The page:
Controversies over matters related to the interpretation of Muslim Personal Law in recent years seem to be another factor in the setting up of the AISPLB. Numerous speakers at the conference argued that on some contentious issues, such as divorce, Shia law differs significantly from the Sunni Hanafi law that the AIMPLB upholds. Yet, they lamented that the media as well as the AIMPLB had presented the latters’ interpretation of Islamic law as somehow representative of all Muslims, because of which Shias, too, had been made a ‘laughing-stock’. For instance, they pointed out that the media, along with the AIMPLB, had argued that three talaqs uttered by the husband in one sitting or in jest or in a drunken state automatically dissolves a marriage and that if the divorced woman wants to remarry her husband she would first have to undergo the humiliating practice of halala, marrying another man, having intercourse with him, and then getting divorced by him. All this is, however, is not accepted by the Shia or Jafari school of law, the speakers stressed. Another equally contentious issue they raised related to the fatwa issued by the Deoband school and supported by the AIMPLB on the alleged rape of Imrana by her father-in-law, declaring that Imrana’s marriage had been divorced. The Jafari school does not consider a marriage to be dissolved if a woman is raped by her father-in-law, speakers pointed out. Given these significant differences between Jafari and Hanafi law, they argued it was imperative that the Shias set up their own Board so that on such contentious issues the Shia position, which they presented as more ‘rational’, be made clear, particularly, as one speaker stressed, ‘to save Shias the ignominy of being mocked at by others who do not make any distinction between them and other Muslims’.

In order to further justify the need for a separate Shia Board, some speakers at the conference sought to magnify the differences between Shia and Sunni law quite out of proportion, whereas, in fact, the two streams of Islamic jurisprudence share much in common. In his press release the Board’s President went so far as to claim that ‘Our jurisprudence is totally different from the Sunni personal law’, arguing that, ‘therefore we have every right to specify, demarcate and to highlight the differences of the two schools of personal law on different legal and quasi-legal issues’. Similarly, Syed Agha, General Secretary of the AISPLB, lamented that the AIMPLB only ‘talked about the four schools of Sunni law and was not prepared to recognise the Jafari school as the fifth school’. Hence, he insisted on the need for a separate Shia Board to ‘defend Shia Personal Law’ and to also stress that ‘Shias are different from others, that they are the followers of Ali, and are the true Muslims’. In his defence of the Jafari school he claimed that it alone genuinely represented the teachings of the Prophet Muhammad and argued that the other four (Sunni) schools did not enjoy that status, pointing to the numerous differences among them as ‘evidence’ to back his point. In a similar vein, Mahmudul Hasan, principal of the Shia Nasariya Arabic college, Jaunpur, claimed that no other school of Muslim law could stand before the Jafari school. He announced, greeted by loud applause by the audience, that ‘One can finish studying the four schools of [Sunni] law in two years but even if you spend forty years studying the teachings of Jafari school you would not have even learnt a bit of it, so deep is it!’.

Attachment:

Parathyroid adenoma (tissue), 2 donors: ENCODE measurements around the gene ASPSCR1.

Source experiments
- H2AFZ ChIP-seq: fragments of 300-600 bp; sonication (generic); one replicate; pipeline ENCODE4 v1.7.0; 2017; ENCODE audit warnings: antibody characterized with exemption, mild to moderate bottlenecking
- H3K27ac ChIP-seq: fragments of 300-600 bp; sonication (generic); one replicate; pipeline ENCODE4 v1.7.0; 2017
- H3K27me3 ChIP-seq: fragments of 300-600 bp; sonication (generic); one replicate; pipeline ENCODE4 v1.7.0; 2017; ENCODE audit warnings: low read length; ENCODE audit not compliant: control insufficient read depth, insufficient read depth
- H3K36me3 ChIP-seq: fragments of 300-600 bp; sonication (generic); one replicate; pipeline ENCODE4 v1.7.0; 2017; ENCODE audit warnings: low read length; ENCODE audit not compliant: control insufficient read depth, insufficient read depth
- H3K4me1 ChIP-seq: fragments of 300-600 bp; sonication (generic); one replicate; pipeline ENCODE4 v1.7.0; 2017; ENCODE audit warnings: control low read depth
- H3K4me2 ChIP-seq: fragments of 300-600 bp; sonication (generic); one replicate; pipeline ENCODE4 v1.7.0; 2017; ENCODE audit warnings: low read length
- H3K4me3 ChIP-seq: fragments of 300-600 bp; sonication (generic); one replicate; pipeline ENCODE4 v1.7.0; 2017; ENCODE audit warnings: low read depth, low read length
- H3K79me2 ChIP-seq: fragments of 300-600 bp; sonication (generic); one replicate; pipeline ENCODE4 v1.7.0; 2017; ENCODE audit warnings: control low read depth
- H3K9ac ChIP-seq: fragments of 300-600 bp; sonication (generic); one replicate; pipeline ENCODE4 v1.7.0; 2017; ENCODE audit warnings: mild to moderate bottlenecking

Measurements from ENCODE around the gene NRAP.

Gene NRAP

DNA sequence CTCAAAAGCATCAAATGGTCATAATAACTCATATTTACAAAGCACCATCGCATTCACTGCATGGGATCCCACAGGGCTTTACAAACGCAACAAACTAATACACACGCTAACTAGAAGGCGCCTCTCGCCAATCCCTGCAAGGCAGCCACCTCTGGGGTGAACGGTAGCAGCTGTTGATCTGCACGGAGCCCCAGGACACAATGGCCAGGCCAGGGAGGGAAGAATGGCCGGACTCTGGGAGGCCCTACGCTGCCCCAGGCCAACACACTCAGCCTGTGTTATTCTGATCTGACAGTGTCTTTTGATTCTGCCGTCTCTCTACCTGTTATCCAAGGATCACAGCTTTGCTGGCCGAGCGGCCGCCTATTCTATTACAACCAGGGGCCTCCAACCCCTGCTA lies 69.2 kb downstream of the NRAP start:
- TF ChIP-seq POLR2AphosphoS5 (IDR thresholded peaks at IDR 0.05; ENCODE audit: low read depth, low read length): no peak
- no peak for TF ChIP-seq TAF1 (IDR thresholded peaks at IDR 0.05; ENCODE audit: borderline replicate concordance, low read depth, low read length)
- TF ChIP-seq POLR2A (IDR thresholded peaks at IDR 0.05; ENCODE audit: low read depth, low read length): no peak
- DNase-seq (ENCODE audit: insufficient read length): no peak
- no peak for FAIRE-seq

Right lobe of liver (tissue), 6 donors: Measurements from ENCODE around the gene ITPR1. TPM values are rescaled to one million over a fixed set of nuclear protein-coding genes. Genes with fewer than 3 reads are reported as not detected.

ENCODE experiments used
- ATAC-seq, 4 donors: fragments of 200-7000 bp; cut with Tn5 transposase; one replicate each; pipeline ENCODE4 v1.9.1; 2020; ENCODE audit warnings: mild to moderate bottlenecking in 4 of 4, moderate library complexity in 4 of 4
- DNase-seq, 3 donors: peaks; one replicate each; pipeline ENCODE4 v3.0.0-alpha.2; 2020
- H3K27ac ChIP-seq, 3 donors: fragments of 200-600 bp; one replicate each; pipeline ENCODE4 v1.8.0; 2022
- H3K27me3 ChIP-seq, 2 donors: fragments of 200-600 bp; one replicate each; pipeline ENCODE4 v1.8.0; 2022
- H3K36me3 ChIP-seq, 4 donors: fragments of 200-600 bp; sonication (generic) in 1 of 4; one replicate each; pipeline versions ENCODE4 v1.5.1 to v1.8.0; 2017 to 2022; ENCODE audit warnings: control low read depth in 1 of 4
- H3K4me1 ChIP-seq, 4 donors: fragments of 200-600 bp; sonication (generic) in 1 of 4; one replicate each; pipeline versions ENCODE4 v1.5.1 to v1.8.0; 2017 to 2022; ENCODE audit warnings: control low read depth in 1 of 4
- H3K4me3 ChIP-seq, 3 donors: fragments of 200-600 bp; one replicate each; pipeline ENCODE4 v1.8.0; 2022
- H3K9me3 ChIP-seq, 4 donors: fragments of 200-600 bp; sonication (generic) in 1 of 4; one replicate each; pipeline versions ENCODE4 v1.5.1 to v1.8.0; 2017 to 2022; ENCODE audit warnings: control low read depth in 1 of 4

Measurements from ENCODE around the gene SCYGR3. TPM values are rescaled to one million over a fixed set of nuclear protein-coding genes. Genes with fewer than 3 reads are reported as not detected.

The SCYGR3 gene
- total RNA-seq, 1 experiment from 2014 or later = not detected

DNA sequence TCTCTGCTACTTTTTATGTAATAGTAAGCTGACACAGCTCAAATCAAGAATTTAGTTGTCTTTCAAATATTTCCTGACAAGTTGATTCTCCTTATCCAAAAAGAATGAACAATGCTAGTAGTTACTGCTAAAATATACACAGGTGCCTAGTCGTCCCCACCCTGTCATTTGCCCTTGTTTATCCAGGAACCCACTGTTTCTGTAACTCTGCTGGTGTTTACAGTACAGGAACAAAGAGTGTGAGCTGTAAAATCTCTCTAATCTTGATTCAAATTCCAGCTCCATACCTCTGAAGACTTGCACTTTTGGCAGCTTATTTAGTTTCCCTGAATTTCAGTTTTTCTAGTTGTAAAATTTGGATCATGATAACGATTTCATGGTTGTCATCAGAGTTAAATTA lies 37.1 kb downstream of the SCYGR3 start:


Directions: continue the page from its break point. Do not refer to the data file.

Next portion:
Much of this is hot rhetoric, of course, and not calculated to promote serious dialogue with other communities, which the AISPLB insists is its mandate. Yet, the desire to distinguish themselves from the Sunni ‘ulama and the Sunni Deobandi-dominated AIMPLB is understandable, reflecting the general lament of Shia leaders who spoke at the conference that because the separate identity of the Shias within the larger fold was not recognised, particularly by the state and the media, their own concerns and voices, including their different interpretations of Islamic law on contentious issues related to Personal Law as well as their views on ‘terrorism’, generally go ignored.